We are delighted to be part of Kristie Dean's Blog Tour for the launch of 'On the Trail of the Yorks'.
Her new book explores the places associated with members of the fascinating York family and reveals their lives through the cathedrals, castles, battlefields and manor houses that shaped their history.
Kristie has written an article for Tudor Times on Windsor Castle and its strong associations with Elizabeth of York.
'Windsor Castle is
breathtaking. It is one of my favourite places to visit – for both its
opulence and its history. Try to time a visit for the changing of the
', she says.
All the children of Edward IV would have been familiar with Windsor Castle, with its gleaming stone walls. The first building on this spot was a wooden structure built on the order of William the Conqueror as one of the fortifications surrounding London. It quickly became a royal favourite. In the twelfth century, the castle was rebuilt in stone. Subsequent monarchs enlarged and renovated it.
Throughout the centuries the castle has served both as a fortress and a birthplace of royalty. The Lancastrian King Henry VI was born at Windsor. Kings of both France and Scotland have been imprisoned here. Edward IV spent a great deal of time at the castle, perhaps because of its close proximity to London and spacious hunting grounds.
When Louis Gruuthuse, who had lodged Edward IV and Richard when they were in exile, came to visit, Elizabeth was present at the festivities, getting to meet the man who had sheltered her father. Bluemantle Pursuivant states that:
The King had him to the Queen’s chamber, where she sat playing with her ladies … which sight was full pleasant to them. Also the King danced with my lady Elizabeth, his eldest daughter. [The next night] the queen did order a great banquet in her own chamber. At the which banquet were the king, the queen, my lady Elizabeth the king’s eldest daughter, the duchess of Exeter, my lady Rivers, and the lord Gruuthuse, sitting at one mess; and at the same table sat the duke of Buckingham, my lady his wife … and when they had supped, my lady Elizabeth the king’s eldest daughter, danced with the duke of Buckingham, and divers other ladies also. (Modern translation)
Following the dancing, the King and Queen, along with her ladies, brought the Lord Gruuthuse to his chambers, which had been carpeted and decorated with wall hangings of white silk and linen cloth. A large bed had been made for him, of the finest down that could be procured. His sheets were of ‘ Reynes, also fine fustians, the counterpoint cloth of gold, furred with ermine. The tester and the canopy were also shining cloth of gold ’. His chamber was elaborate, with his sheets and pillows of the Queen’s ordinance.
The next morning, Edward observed Mass in his chapel and afterwards presented Gruuthuse with a jewel-encrusted cup of gold. They then went hunting in the little park, where the King further gifted Gruuthuse with a crossbow with strings of silk. Given her age, Elizabeth would not have been present at the hunt.
Elizabeth was also not present years later when the body of her mother arrived by boat at Windsor, because she was nearing her confinement. Her mother was laid to rest in St George’s Chapel at Windsor with a small funeral. Woodville’s biographer, David Baldwin, suggests that she may have requested the small burial because she was aware that the deceased’s estate was to bear the expense and she did not have funds for an elaborate funeral. While Elizabeth of York was not able to attend the funeral, she did name her next child Elizabeth.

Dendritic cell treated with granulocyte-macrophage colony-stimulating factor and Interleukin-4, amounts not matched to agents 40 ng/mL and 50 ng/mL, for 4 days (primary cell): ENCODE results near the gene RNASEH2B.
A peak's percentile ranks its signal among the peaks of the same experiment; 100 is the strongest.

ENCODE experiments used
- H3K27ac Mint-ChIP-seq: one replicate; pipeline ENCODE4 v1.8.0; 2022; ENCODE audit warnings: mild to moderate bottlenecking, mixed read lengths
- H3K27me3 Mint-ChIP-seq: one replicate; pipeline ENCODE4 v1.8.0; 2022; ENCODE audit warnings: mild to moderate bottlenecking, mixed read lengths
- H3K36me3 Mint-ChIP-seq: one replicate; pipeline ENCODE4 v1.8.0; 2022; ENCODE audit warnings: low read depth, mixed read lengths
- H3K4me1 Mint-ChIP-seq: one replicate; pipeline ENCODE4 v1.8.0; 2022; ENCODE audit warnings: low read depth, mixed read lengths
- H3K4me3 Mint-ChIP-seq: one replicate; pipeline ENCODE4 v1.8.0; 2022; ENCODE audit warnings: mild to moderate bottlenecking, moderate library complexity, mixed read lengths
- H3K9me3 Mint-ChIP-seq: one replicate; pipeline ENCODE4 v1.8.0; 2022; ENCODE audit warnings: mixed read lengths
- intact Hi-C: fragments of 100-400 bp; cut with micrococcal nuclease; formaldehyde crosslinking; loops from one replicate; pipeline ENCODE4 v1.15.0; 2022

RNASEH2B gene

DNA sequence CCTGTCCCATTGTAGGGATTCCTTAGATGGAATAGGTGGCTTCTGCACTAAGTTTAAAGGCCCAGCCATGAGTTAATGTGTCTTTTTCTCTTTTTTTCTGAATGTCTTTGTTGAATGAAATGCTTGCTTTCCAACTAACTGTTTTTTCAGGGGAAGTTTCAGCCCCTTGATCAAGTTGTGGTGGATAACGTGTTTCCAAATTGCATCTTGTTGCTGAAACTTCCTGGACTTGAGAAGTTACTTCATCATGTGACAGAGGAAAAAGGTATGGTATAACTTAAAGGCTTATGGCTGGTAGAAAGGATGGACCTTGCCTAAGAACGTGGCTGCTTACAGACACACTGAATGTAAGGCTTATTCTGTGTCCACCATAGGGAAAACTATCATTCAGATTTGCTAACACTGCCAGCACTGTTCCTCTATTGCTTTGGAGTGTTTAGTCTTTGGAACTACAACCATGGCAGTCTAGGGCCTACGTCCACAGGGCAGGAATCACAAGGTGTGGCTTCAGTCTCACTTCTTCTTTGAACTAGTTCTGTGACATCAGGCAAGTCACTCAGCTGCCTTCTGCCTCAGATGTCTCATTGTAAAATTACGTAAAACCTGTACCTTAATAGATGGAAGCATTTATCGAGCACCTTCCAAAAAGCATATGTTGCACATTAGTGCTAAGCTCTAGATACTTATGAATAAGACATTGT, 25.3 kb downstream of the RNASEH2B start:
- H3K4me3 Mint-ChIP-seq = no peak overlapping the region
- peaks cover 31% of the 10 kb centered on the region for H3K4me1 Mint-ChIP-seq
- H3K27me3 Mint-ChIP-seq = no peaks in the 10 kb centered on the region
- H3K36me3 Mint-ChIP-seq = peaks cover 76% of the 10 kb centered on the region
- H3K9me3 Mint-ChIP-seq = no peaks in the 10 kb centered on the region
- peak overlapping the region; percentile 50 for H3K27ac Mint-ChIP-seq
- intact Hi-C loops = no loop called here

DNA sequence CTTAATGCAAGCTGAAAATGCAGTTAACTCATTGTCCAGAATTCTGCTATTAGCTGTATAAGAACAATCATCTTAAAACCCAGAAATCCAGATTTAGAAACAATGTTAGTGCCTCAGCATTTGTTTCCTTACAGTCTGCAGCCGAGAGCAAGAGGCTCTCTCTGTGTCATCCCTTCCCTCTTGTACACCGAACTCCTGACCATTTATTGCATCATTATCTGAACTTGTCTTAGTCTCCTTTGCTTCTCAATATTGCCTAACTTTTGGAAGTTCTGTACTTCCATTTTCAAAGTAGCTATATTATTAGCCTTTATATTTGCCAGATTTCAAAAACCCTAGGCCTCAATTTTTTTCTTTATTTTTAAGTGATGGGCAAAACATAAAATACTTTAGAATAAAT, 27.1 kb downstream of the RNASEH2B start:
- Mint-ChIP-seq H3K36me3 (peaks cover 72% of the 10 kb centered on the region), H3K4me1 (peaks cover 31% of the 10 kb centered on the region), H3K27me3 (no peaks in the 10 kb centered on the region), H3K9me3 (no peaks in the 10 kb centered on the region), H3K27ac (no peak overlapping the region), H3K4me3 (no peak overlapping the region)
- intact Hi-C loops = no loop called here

Elizabeth would recognise many of the buildings in the castle today. There are some changes she would not have known, however. The Round Tower was shorter in her time. Her son, Henry VIII, would add the range that contains the Royal Library and the entrance gateway to the Lower Ward. The houses on the south side of today’s Lower Ward were not added until the reign of Mary I. In Elizabeth’s time, the entrance on the south side was reached via a bridge over the ditch and through a gateway. However, many of the buildings she knew are still extant.
For more information on Windsor Castle and its role in the history of the York family, read On the Trail of the Yorks, now available from Amberley Publishing.
About the Author
Kristie Dean holds a master’s degree in history and enjoys instilling a love for the subject in the students she teaches. When not teaching or writing, she loves to travel. She thought she enjoyed camping until she did it, but she does love being outside. She and her husband, Jon, are the proud pets of three dogs and two cats.
Kristie can be found on Twitter @kristiedavisdea, on Facebook on The World of Richard III page, or on her website at www.KristieDean.com.
On the Trail of the Yorks Book Tour
12th March – History, the Interesting Bits
13th March – Queen Anne Boleyn
14th March – Amy Licence
15th March – Under the Tudor Rose
16th March – History Refreshed
17th March – History of Royal Women
18th March – The Royal Historian
19th March – Lady Jane Grey
20th March – Medieval Archives
21st March – Queen to History
22nd March – Medievalists
23rd March – Tudor Times
24th March – History, the Interesting Bits